- At the Knacker’s
- A Model
- A Blood-Red Dragon
- The Tower at Day’s End
- Not Yet Among Schoolchildren
- A Single Snowdrop
- At Drumrack Gate
- Respite for a Deserter
- Sisyphus Scratches his Head
All I remember of the knacker’s unlit shed
is the face of his apprentice, the face looking out
as I dumped my carcase. That held my eye, white
almost as innocence, fringed with a mess of red curls;
It looked as though he had never handled worse
than guitar strings, or perhaps it would be a drum;
memory plays me tricks, but the eyes, as he came
peering out into the sun, seem all of gold.
The gloom was behind; but my pupils grew, I found
all sorts of dim things starting to crystallise
among exhalations it’s best to keep confined….
A mound of bones and flesh (red and white),
a pile of skins, a heap of guts. But the eyes
of the ‘prentice knacker were still peering out and out.
* * * *
My soul, I hold you in my hand
a soft feathery thing, hard within, but
for that unguessed finger-trap
my grip slithers in and for all
it seems untouched not virgin-tight…
But now I see, my soul, you are more!
A shape forming in my eyes down and upwards
not unlike my own by weight and measure but
wholly other. And surely
fitting me like a glove. Come let me clutch you.
I hold the air, blank paper, shadows
and colours thrown on a surface. But everywhere
you are looking at me, down from hoardings, up
through the grease of my newspaper plate, wherever
I want props for my virility, you are there.
I am trying to put my finger on you.
Your face is as blank as air, your eyes
tracks dwindling into unguessed potential.
Nothing before you, only one thing I know
human you are not. I am trying
To put my finger on you. You seem
virgin and whore, snake and angel, goddess
and dole, never clothed, never naked, you
seem sexless and nymphomaniac, marble and malleable,
silk and slime. My dazzled brothers declare
You will rise one day to be a bright star.
You are not flesh and blood. Flesh and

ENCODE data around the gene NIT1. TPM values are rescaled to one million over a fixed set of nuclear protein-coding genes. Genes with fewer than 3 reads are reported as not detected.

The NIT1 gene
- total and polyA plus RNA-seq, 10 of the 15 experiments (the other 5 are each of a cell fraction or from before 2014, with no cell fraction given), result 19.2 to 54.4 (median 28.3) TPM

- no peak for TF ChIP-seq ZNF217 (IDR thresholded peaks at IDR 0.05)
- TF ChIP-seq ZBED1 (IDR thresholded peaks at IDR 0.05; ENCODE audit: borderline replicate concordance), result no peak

blood is not moulded. You
are model. Animated, you are
actress. And how blinding! My purblind
sisters say, if they could be
As many women in as you are, they would never
scrub hard socks again, nor pissed-on floors
be string-taut hunter of off the bad smells, tight-lipped
organiser drudge belly-filler, concealer of mysteries
of dragging weight, lochia, dark discharges,
But always be dancer, seducer, the wielder
of power in the unexpected quarter
and smile how men are Wolves, happy
to lead on and on, and know themselves not
gloated on for anything they are, but share
The cost and ecstasy of shining like a star.
The track winds on. You are a hill
in the night, rising and rising, but
no brow. I hold you in my hand, like
Pygmalion his statue. And dream the light
is growing behind. Perhaps something is there.
Perhaps yourself rising as a star.
* * * *
The oldest, the richest sight, the Dragon twined round the gold;
blood-red the hide in that distinct light. All of a sudden
the bulky legs flex and spring, the thin wings unfolding
it leaps for the untrammelled region;
But high up, an ecstasy seizes it: the teeth seize onto the lithe
tail, over and over it goes, like poor doomed Phaeton,
distorted like kindling bark, it crashes down in a writhing
mound of reek and poison.
My people have a dream, it dates from the day our family
saw the rise of the battle-caste, saw Eden’s capitulation.
I have a dream – you remember? It comes blazing out each century
each friendship, birth, each war, each new regime’s accession.
It will never die; but torture’s my name for that immortality